Local authorities pick up £250m cost of winter floods

Councils across the UK need more financial support from the Government to enable local authorities and their communities to recover from the winter flooding, according to a new report from the Local Government Association (LGA).

Chancellor George Osborne's 2016 Budget confirmed an additional increase to spending on flood defence and resilience to the tune of £700m by 2020/21

Chancellor George Osborne's 2016 Budget confirmed an additional increase to spending on flood defence and resilience to the tune of £700m by 2020/21

The LGA research reveals that nearly £250m in damage was caused to key infrastructure such as roads, bridges and drainage systems by the winter’s flood, while the final bill could be significantly higher.

New flood defence funding should be devolved by Government to local areas, with councils working with communities and businesses to ensure money is directed towards projects that best reflect local needs, the LGA says.

Estimates reveal that local authorities have been landed with a bill of more than £2.25m in landfill tax after councils removed an average of 1.66 tonnes of household goods and freezer waste from 16,500 homes and businesses.

Councils are calling for all landfill tax, calculated at just over £82 per tonne, to be returned to local taxpayers and invested back into projects that will support local jobs and growth.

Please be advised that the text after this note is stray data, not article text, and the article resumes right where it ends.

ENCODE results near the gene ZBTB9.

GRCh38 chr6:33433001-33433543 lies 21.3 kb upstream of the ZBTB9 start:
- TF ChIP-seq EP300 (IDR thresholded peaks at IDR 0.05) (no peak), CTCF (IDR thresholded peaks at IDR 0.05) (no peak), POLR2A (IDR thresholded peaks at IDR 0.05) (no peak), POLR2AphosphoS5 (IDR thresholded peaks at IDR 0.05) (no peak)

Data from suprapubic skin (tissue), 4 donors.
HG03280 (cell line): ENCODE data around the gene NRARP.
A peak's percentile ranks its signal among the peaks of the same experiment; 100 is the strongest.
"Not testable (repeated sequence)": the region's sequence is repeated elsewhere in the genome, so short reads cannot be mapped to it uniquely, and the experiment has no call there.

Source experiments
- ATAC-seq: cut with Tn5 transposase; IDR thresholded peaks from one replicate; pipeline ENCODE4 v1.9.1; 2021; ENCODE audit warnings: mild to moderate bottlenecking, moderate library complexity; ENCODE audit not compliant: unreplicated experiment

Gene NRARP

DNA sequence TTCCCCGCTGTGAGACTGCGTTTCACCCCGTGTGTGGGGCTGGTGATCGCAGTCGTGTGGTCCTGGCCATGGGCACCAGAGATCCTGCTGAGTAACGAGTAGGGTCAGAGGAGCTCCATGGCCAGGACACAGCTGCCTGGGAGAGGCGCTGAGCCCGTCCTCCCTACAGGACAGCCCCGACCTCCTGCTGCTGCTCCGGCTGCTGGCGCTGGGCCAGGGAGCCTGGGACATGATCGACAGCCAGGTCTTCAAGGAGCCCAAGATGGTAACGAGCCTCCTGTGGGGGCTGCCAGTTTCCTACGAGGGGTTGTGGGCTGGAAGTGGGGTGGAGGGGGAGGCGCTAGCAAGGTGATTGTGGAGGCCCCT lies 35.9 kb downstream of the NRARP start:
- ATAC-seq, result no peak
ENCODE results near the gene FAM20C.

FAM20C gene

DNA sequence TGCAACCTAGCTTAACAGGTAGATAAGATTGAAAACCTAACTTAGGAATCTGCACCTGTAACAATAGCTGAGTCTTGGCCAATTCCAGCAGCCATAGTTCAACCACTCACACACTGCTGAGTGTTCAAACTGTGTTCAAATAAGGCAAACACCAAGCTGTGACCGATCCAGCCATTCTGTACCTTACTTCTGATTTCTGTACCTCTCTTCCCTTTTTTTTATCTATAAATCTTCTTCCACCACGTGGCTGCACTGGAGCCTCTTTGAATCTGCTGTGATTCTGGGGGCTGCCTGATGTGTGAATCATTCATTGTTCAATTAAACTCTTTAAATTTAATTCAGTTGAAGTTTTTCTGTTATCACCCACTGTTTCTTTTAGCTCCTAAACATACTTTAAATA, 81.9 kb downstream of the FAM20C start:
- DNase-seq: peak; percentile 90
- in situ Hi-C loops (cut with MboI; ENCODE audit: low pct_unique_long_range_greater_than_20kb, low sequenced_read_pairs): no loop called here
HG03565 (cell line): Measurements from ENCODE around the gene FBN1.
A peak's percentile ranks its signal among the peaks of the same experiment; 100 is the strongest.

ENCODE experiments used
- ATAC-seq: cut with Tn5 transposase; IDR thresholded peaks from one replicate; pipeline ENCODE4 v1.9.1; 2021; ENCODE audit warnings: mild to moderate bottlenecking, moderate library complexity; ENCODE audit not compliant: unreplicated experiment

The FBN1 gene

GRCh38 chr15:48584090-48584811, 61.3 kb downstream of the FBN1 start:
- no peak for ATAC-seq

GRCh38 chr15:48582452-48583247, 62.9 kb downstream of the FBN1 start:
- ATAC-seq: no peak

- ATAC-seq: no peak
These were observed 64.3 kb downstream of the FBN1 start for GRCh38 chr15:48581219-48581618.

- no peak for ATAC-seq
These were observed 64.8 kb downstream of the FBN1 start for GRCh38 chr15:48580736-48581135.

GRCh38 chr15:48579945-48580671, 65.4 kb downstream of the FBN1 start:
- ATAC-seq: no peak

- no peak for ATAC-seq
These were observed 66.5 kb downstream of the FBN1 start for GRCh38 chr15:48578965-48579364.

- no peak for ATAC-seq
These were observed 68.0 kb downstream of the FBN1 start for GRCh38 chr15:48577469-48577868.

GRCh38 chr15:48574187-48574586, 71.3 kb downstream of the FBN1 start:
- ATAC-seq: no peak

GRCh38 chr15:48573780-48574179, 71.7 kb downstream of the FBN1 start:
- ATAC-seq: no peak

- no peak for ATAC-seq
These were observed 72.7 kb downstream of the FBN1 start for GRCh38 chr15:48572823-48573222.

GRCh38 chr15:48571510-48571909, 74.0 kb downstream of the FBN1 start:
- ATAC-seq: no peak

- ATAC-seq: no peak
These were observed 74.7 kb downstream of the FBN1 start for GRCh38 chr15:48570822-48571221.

Financial support

LGA’s environment, economy, housing and transport board chair councillor Peter Box suggests a range of measures that include allowing local authorities to keep landfill tax and devolving new flood defence funding to local areas.

He said: “Government has gone a long way to helping hard-hit communities get back on their feet. But it is clear more financial support will be needed for councils. Councils continue to give their all for flood-hit areas. The sense of community spirit across the country and huge efforts of council staff who have worked long hours and with little rest has been inspirational.

"Even now, council staff are still preparing for the possibility of further severe storms to ensure the safety of residents, homes and businesses, shore up flood defences, and protect road networks and power supplies as much as possible.”

Some of the worst affected areas include Cumbria, where council owned infrastructure and assets were hit by a total of £175m worth of damage, and Northumberland which required £24m on bridges, landslips, roads and drainage.

Flood defence spending

Earlier this month, the Department of Environment, Food and Rural Affairs (Defra) unveiled its five-year plans which revealed that the Department will invest £2.3bn by 2021 to better protect more than 300,000 homes.

In response to these proposals, the Government’s Environment, Food and Rural Affairs (Efra) Committee issued a special report raising concern that Defra’s requirement to find reductions of 15% in resource budgets over the next four years could affect vital flood protection work.

However, fears were alleviated somewhat in the 2016 Budget when Chancellor George Osborne announced an additional increase to spending on flood defence and resilience to the tune of £700m by 2020/21.

George Ogleby


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